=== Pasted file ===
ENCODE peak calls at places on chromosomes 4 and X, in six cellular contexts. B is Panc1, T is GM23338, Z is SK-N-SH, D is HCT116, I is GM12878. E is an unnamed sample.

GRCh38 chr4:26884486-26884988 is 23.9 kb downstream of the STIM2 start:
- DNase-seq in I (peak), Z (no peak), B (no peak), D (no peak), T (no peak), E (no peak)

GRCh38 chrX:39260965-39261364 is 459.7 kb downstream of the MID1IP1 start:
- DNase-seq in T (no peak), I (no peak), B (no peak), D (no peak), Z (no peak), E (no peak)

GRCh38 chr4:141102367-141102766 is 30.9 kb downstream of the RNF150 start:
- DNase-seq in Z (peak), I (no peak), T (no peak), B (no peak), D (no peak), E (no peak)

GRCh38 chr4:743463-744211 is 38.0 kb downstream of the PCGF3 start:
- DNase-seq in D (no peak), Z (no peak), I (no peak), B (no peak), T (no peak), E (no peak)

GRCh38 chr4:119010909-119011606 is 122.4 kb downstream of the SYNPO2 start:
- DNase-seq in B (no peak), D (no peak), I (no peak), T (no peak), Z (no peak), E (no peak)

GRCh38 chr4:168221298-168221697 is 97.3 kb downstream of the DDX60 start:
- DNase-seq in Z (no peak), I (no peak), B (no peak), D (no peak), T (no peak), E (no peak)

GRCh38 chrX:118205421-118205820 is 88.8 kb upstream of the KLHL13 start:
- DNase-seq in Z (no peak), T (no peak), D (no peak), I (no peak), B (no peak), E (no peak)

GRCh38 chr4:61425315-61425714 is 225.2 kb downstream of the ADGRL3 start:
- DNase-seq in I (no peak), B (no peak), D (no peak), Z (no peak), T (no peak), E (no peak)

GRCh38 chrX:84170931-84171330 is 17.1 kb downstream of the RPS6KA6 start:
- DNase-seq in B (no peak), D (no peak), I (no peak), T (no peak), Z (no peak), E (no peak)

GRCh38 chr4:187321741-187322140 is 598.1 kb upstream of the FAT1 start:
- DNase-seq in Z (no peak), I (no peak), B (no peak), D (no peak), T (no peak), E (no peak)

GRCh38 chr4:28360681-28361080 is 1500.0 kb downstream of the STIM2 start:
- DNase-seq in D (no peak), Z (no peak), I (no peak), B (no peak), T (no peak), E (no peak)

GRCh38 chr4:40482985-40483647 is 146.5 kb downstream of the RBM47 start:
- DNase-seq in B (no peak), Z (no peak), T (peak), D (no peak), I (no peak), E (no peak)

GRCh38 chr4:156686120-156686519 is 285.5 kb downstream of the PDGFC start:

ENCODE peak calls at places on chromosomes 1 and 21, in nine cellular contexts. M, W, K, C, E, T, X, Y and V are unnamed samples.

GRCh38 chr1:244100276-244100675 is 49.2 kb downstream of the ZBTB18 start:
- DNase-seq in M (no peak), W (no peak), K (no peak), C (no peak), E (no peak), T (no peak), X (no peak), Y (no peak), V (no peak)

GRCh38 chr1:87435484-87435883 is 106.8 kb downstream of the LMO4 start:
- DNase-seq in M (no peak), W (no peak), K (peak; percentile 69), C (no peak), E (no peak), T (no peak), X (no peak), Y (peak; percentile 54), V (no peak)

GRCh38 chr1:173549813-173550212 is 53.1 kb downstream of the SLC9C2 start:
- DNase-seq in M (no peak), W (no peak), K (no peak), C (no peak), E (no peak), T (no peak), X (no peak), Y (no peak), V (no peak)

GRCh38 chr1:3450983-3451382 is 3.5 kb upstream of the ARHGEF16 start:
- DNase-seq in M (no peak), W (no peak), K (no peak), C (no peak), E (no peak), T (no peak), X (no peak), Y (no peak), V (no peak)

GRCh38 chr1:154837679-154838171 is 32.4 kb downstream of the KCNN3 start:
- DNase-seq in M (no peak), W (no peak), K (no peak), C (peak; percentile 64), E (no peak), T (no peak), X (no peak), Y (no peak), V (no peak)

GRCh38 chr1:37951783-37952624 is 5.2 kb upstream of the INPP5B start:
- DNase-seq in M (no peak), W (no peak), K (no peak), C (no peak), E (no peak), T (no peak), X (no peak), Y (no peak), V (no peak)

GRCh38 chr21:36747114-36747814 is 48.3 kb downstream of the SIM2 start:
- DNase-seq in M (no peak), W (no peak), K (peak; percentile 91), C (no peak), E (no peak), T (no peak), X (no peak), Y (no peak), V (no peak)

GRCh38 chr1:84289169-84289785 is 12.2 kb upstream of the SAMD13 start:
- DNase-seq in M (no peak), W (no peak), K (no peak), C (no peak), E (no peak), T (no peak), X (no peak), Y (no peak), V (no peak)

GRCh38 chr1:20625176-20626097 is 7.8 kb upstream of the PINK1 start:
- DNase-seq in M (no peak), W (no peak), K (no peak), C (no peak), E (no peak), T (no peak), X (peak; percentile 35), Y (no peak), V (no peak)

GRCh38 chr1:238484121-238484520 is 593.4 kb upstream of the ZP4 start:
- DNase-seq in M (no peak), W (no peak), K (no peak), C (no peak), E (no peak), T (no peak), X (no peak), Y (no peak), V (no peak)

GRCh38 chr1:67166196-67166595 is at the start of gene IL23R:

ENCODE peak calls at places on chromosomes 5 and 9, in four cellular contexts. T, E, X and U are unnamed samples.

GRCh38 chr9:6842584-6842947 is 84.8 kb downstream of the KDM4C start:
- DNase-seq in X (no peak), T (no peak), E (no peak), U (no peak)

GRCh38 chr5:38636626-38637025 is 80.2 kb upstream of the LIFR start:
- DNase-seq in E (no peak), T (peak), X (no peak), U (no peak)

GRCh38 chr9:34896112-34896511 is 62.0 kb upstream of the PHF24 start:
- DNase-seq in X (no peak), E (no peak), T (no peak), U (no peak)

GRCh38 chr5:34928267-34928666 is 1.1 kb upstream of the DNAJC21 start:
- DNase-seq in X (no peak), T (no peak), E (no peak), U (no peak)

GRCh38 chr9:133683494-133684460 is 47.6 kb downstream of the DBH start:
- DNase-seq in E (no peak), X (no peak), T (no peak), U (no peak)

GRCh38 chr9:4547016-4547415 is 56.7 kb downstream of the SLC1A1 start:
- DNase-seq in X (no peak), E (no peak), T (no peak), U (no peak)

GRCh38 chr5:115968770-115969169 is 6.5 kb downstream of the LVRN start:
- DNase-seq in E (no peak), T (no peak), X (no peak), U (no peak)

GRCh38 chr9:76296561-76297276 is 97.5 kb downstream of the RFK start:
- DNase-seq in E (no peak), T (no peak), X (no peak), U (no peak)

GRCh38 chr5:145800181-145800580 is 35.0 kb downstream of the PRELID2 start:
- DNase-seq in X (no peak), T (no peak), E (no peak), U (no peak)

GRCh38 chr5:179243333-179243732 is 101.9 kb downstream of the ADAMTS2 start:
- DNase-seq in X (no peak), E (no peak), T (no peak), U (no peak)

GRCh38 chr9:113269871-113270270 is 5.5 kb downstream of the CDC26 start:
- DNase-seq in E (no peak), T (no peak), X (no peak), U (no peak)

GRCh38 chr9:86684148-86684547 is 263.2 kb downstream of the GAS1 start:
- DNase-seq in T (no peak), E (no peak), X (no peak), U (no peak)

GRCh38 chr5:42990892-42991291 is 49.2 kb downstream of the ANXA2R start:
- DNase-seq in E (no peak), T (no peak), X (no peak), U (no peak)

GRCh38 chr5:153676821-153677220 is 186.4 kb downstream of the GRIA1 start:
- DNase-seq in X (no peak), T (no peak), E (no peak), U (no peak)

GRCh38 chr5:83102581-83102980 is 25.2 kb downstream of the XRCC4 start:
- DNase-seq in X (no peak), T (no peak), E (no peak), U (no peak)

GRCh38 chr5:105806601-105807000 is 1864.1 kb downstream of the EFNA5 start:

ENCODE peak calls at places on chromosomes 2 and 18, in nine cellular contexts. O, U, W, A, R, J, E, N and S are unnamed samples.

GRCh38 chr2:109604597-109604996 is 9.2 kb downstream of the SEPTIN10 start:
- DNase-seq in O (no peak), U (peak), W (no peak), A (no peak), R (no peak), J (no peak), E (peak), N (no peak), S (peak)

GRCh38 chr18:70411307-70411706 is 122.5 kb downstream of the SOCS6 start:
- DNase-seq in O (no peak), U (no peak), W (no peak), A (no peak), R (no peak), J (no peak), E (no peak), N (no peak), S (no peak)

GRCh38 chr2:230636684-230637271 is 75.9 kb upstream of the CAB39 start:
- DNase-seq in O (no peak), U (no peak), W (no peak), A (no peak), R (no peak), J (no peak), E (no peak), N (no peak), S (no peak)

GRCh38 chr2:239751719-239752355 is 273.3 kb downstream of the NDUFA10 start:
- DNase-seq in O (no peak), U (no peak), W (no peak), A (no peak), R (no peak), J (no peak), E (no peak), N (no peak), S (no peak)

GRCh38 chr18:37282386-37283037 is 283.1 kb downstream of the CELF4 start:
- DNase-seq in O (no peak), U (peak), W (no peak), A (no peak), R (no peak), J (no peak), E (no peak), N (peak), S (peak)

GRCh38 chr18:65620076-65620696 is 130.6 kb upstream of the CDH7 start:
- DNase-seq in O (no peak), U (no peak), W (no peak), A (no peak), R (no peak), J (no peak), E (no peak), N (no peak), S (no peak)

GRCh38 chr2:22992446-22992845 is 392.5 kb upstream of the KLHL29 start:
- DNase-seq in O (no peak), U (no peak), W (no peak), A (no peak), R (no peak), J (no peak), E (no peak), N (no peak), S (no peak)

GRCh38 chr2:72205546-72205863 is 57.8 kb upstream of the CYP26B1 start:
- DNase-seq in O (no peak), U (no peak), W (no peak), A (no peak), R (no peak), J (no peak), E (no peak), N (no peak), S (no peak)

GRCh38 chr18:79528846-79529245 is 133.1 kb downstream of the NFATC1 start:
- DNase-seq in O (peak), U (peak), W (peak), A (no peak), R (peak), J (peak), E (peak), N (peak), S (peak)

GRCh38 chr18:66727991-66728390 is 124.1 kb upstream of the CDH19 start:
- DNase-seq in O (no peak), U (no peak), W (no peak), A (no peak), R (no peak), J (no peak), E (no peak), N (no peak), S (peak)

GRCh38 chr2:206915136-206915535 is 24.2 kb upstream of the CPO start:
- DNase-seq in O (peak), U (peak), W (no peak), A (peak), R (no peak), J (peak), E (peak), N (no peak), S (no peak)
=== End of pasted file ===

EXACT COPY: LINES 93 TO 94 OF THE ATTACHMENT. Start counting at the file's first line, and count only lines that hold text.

- DNase-seq in O (no peak), U (no peak), W (no peak), A (no peak), R (no peak), J (no peak), E (no peak), N (no peak), S (no peak)

GRCh38 chr2:22992446-22992845 is 392.5 kb upstream of the KLHL29 start: